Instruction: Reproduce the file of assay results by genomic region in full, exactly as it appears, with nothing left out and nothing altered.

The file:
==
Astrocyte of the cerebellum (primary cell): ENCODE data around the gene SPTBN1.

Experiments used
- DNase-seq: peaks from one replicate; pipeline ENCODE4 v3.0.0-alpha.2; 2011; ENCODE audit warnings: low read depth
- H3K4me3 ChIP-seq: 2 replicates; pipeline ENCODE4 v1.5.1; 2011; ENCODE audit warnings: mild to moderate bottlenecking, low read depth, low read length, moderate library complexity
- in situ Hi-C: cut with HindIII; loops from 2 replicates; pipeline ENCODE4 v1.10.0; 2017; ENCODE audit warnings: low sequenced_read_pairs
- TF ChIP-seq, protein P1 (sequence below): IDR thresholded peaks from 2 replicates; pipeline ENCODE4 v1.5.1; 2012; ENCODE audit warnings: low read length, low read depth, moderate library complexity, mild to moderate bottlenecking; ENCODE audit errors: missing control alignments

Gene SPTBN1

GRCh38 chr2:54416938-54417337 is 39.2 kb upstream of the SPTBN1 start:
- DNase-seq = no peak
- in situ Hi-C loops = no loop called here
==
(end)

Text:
Astrocyte of the cerebellum (primary cell): ENCODE data around the gene SPTBN1.

Experiments used
- DNase-seq: peaks from one replicate; pipeline ENCODE4 v3.0.0-alpha.2; 2011; ENCODE audit warnings: low read depth
- H3K4me3 ChIP-seq: 2 replicates; pipeline ENCODE4 v1.5.1; 2011; ENCODE audit warnings: mild to moderate bottlenecking, low read depth, low read length, moderate library complexity
- in situ Hi-C: cut with HindIII; loops from 2 replicates; pipeline ENCODE4 v1.10.0; 2017; ENCODE audit warnings: low sequenced_read_pairs
- TF ChIP-seq, protein P1 (sequence below): IDR thresholded peaks from 2 replicates; pipeline ENCODE4 v1.5.1; 2012; ENCODE audit warnings: low read length, low read depth, moderate library complexity, mild to moderate bottlenecking; ENCODE audit errors: missing control alignments

Gene SPTBN1

GRCh38 chr2:54416938-54417337 is 39.2 kb upstream of the SPTBN1 start:
- DNase-seq = no peak
- in situ Hi-C loops = no loop called here